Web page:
While most teenagers were enjoying summertime days by the swimming pool and trips to the mall, Laura Perez, her mother and siblings were working 12-14-hour days picking asparagus and zucchini in the scorching heat.
Driven By a Challenge
With her husband no longer in the picture, six mouths to feed and school supplies to purchase for the fall, Laura’s mother had no other choice but to enlist her teenage children in the back-breaking work of the migrant fields.
And, like most young teenagers, Laura relished in every opportunity to express her disdain for the situation.
“I was so angry,” Laura recalled. “And, I was misdirecting all my anger toward my mother. The moment is so vivid in my memory now — as I griped and complained, covered in dirt — telling my mother what a terrible person she was, she looked up from the ground, exhausted, and as a tiny bead of sweat slid off her brow and down her nose, my mother uttered the words that ignited a fire in me to do well in high school.”
“We’ll stop coming to the fields when you all go to college.”
Fueling Her Future
With 91 percent of students at her high school below the poverty line and a high school dropout rate higher than the state average, her mother’s words seemed like an impossible challenge. Dared to dream, Laura dedicated herself to her studies. The first in her family to graduate high school, Laura exceeded the challenge and graduated in the top 10 percent of her class.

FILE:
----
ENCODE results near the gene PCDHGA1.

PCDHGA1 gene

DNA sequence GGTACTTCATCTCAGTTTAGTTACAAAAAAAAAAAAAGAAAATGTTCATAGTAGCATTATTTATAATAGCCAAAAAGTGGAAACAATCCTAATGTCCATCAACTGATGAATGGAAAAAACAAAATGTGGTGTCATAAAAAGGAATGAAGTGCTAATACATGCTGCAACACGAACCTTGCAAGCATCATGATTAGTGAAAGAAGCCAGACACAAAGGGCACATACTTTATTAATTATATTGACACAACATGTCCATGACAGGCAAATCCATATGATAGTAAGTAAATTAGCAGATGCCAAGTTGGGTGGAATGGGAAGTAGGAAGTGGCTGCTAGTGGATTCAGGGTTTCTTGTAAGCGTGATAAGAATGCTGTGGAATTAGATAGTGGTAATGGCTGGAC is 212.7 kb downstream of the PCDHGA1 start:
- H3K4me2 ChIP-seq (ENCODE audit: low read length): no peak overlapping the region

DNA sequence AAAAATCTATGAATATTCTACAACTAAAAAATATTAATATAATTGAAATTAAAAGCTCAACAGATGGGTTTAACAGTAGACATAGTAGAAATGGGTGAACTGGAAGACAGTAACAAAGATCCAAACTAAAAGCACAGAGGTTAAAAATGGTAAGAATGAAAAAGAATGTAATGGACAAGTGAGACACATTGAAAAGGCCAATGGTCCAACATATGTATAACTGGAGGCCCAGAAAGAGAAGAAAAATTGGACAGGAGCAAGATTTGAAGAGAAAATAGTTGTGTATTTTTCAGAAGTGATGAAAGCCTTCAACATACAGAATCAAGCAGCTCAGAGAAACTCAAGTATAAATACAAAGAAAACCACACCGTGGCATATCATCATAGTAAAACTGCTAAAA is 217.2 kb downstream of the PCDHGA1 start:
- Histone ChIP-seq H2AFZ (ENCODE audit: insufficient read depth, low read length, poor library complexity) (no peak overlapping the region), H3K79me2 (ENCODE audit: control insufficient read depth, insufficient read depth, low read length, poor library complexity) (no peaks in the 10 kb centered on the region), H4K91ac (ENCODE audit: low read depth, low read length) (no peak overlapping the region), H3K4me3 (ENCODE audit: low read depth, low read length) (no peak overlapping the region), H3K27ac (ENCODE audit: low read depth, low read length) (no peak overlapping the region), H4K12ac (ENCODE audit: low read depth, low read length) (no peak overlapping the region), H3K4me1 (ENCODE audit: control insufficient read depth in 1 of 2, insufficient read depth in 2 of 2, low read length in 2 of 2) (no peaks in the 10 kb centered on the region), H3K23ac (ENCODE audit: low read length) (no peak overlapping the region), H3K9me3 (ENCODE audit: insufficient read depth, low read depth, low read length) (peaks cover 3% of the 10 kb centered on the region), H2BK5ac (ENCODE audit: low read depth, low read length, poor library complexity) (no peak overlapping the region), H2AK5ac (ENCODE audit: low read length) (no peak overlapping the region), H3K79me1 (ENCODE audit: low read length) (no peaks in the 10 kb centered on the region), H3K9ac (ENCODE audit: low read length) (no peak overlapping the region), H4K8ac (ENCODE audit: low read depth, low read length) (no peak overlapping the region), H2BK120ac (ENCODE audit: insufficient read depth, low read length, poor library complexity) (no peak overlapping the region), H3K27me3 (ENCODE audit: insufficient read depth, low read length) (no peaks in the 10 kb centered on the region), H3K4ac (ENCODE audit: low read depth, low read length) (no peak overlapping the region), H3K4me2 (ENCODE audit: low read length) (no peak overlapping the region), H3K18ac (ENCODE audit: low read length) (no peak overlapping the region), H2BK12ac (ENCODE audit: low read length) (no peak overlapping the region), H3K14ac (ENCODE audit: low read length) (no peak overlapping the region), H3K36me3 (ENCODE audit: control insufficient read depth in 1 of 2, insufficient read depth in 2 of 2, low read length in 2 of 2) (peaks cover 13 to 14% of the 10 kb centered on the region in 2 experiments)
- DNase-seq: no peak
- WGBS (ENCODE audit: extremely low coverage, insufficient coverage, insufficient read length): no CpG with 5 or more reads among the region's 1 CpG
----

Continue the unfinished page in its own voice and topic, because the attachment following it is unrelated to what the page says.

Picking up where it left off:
And, just as her mother promised, once she was accepted to the University of Texas Pan American, she never returned to the migrant fields again. Then, her Toyota journey began.
Through a Toyota-sponsored recruiting event, Hispanic Engineering Science and Technology (HESTEC), she was hired as a co-op for Toyota Motor Manufacturing San Antonio (TMMTX), and immediately got involved with D&I through business partnering groups (BPGs), specifically TODOS, Toyota Organization for the Development of Latinos.
“Participating in multiple BPGs and Toyota-sponsored events, like Latina’s Day, has been truly impactful. I feel my voice can make a difference.” And, it has.
Laura has represented Toyota at numerous speaking engagements, raising awareness and helping change perceptions about migrant workers. As co-chair of TODOS, now at the new Toyota Motor North America (TMNA) headquarters in Plano, Texas, Laura believes she “has a platform to fully express myself, and although ethnicity is certainly one part of diversity and the BPGs, true to The Toyota Way, it’s more about being inclusive. You have the ability to be yourself.”